Cameron: The majority of lenders are accepting applications even if they are not yet filing, and they are very involved in trying to understand the program guidelines. With the start of the program last Friday, reports were that the SBA funded more than 17,000 loans totaling approximately $5.4 billion. But unfortunately, many lending institutions were not able to gain access to the SBA’s E-Tran System. While processes are now in place for lenders to apply for system access, and the SBA has stated that they are working around the clock to address this logjam, at this point, there continues to be uncertainty around when this issue will be fully resolved. So, because of 1) the system access issue and 2) lack of clear guidance around a few issues for calculating the maximum borrowing amount, it is fair to say that many lending institutions have been a little frustrated with the program rollout at this point. 

Boyd: Charlie and Todd, are some institutions choosing not to participate?

Sprang: There is a group of institutions that, for multiple reasons have been slower to commit to the program because of concerns about the program mechanics, liability, availability of internal resources and other issues. Some of those institutions are attempting to refer their borrowers to correspondent lenders or other institutions. That may not work as I am aware of lenders that are choosing to only accept applications from current customers at this time. This is a unique opportunity for an institution to impact their portfolio, right Charlie?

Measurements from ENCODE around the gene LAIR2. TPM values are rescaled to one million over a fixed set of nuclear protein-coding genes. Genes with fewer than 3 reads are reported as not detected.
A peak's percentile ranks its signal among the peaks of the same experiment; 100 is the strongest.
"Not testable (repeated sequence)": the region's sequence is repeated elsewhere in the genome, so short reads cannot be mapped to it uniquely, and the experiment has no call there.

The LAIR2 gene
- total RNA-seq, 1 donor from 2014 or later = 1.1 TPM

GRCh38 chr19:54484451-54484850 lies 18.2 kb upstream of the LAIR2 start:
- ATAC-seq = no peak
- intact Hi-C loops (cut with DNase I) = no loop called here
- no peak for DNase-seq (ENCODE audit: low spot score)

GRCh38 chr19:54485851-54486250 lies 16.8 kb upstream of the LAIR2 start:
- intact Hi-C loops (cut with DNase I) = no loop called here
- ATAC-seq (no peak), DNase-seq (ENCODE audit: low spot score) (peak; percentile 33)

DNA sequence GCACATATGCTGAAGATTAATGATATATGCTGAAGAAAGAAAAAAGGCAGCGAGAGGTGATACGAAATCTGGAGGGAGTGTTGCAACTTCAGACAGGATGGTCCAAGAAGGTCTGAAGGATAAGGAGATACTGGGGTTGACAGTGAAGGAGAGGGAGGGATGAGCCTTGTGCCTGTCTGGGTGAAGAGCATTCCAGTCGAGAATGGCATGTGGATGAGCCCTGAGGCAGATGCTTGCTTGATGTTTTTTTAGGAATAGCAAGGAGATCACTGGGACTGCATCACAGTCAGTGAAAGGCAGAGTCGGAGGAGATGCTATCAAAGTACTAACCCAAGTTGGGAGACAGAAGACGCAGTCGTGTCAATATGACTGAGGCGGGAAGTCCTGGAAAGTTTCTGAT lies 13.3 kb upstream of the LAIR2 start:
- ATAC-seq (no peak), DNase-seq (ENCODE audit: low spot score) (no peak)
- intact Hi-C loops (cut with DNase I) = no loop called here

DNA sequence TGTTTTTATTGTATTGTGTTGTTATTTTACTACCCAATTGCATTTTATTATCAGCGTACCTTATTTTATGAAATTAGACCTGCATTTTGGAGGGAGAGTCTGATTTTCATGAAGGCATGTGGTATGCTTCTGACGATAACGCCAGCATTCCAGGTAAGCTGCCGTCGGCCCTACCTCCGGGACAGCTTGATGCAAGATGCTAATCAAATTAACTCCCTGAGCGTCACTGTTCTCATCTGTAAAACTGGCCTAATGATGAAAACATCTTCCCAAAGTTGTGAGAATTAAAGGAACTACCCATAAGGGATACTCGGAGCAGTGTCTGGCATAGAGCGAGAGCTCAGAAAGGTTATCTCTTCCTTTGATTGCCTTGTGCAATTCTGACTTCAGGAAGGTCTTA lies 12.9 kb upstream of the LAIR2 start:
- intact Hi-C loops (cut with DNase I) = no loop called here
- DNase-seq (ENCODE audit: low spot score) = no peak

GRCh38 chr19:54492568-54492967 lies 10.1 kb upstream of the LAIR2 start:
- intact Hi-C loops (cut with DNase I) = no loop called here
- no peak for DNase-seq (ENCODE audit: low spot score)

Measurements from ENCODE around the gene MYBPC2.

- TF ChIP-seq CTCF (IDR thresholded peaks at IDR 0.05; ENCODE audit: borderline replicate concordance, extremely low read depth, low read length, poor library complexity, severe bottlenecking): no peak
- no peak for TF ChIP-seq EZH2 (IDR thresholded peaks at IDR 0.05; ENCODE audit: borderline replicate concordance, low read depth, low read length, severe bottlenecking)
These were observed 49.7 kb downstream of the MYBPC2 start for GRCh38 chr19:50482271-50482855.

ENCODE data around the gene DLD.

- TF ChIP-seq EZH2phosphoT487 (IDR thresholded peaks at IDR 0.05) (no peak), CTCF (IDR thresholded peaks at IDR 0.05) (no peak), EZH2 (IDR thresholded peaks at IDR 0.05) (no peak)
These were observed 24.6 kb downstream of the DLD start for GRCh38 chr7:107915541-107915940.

Cameron: Most community lenders that are participating are not motivated by the processing fees they will receive from the SBA (which could be up to 5% of the loan). Instead, they see this as an opportunity to support their local businesses and their broader community during this critical period. They also know that because of the COVID crisis, the credit risk level within their commercial portfolio has been elevated. Supporting borrowers in obtaining this working capital grant, which is what the majority of the loan is, to mitigate some of that undetermined credit risk that these institutions now have within their portfolios should be and is a motivating factor to participate in the PPP. So, for any lending institution with a commercial portfolio, I think you really have to work with your borrowers to help them take advantage of this opportunity.

Boyd: Charlie, Todd mentioned you had first-hand experience on Friday. Can you tell us more specifically what you saw?

Cameron: Overall, we have learned there are applications being completed by the borrowers that reflect a wide range of calculation methods for determining the maximum loanable amount. CLA is assisting financial institutions review of the borrower applications and supporting documentation. Based on those reviews, what appeared to be a pretty simple calculation of the loanable amount originally, has turned out to be more complicated and includes a number of key issues that remain unresolved by the Treasury and the SBA for some borrowers.